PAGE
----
By Jennifer A. Davis on July 12 2018 03:34:52
Once students have a basic familiarity with fractions, the next step is to understand how to compare fractions. Sometimes the concept of denominators takes a little time to grasp. Often students will confuse a larger denominator with a larger value for the fraction, when in reality the numerator, not the denominator, expressed the actual value being represented. The size of the numerator relative to the denominator is what ultimately describes the actual value of the fraction.
Children will be learning at school how to round up decimals to the nearest whole number. A fun way to practise this at home is to use regular dominos and establish that each piece is a decimal number (so a domino one with 3 dots and 4 dots is 3.4). Encourage them to play with the dominos, but with the rule that they can only, for example, join 2 dominos that are within 1.5 of each other. This will really get them thinking about what each decimal point represents. A number line can also be useful when rounding decimals.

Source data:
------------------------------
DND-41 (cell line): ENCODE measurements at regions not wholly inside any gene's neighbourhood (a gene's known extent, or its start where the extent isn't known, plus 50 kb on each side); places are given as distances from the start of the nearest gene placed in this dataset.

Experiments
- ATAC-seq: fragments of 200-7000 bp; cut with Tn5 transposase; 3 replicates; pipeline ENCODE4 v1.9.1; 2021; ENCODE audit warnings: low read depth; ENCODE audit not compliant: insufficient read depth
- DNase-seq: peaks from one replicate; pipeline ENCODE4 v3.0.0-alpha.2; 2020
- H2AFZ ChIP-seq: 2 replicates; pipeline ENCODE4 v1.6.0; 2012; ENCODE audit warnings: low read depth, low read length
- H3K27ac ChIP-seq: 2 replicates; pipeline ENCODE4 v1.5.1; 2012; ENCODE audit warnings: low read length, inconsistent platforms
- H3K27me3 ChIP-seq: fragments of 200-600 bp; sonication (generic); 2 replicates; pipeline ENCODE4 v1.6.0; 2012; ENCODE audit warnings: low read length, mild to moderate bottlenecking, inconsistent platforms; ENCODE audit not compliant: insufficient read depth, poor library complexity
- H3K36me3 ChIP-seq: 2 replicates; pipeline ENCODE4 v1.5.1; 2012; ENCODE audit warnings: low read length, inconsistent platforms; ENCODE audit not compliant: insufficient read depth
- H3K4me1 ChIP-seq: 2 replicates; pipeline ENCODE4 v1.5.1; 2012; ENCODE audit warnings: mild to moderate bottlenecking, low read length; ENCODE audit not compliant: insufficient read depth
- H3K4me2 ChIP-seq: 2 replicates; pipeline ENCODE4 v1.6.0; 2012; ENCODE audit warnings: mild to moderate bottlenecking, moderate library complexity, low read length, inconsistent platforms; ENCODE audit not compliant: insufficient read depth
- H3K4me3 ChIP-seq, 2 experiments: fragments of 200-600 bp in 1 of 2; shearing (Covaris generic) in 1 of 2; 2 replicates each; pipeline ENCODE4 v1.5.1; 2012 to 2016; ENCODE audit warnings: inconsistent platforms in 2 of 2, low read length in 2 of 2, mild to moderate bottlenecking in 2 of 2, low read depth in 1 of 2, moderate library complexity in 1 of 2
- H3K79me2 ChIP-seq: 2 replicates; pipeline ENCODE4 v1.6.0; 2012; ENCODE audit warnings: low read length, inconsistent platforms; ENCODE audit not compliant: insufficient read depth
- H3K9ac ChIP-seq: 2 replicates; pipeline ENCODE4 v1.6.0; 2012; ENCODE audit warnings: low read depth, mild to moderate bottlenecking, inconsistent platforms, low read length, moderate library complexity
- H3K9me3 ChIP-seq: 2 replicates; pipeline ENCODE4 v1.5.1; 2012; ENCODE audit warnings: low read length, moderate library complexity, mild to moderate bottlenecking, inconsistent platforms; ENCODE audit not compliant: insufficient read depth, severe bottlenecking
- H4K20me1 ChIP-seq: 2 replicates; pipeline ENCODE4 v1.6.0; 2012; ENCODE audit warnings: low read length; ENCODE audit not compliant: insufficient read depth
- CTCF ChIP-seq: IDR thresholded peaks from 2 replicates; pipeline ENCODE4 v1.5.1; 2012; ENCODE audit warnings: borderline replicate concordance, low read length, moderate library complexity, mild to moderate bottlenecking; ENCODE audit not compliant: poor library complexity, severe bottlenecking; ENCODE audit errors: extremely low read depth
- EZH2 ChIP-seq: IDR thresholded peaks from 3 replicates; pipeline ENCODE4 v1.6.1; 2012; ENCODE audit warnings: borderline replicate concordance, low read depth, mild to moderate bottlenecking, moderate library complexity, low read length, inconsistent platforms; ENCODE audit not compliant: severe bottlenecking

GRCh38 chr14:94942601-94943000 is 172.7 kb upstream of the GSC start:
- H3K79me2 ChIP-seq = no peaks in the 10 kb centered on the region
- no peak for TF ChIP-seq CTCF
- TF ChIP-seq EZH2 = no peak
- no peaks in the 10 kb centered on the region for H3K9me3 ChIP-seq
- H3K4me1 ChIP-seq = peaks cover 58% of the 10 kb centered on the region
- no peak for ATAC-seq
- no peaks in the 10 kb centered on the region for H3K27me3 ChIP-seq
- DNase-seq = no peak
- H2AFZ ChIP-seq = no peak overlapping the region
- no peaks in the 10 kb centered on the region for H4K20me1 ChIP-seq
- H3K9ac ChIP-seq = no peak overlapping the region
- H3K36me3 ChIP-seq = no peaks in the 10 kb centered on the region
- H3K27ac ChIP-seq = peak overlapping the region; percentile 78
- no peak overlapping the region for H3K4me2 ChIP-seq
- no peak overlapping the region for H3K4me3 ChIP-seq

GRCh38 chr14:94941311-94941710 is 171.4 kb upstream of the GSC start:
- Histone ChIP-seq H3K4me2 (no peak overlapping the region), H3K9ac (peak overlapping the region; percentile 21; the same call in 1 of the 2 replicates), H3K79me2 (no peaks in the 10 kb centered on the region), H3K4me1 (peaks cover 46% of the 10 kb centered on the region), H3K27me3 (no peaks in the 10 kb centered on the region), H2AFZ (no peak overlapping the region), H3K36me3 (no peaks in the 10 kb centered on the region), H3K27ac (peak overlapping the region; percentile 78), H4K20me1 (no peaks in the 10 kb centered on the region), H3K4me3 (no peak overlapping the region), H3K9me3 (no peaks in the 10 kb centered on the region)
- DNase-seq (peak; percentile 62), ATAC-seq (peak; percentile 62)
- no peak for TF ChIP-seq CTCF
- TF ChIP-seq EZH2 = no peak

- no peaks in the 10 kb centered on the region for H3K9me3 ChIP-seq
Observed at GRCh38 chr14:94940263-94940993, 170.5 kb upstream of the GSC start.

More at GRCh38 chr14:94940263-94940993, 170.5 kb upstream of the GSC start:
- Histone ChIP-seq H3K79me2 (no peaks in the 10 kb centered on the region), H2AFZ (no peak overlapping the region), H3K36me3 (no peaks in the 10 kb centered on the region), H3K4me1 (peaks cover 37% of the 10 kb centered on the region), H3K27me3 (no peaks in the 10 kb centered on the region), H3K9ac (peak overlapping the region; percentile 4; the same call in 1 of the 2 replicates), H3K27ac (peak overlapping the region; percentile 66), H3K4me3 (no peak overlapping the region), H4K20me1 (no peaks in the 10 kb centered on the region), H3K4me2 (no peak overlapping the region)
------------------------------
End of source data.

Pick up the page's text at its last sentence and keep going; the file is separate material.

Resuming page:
Here’s hoping that now simplifying fractions for you would be easy and not so ‘trick-y’. Happy Fractions!
If you do not understand the common basics of algebra then you will literally be lost forever when it comes to this subject. Being lost in the early stages of algebra can be disastrous because there are many years of advanced algebra just knocking on your door. Once you become more confident and your comfort level increases, you can actually strengthen it by trying to apply simple algebraic applications to everyday life. You will soon find out that algebra is not quite as difficult as you may have once thought.
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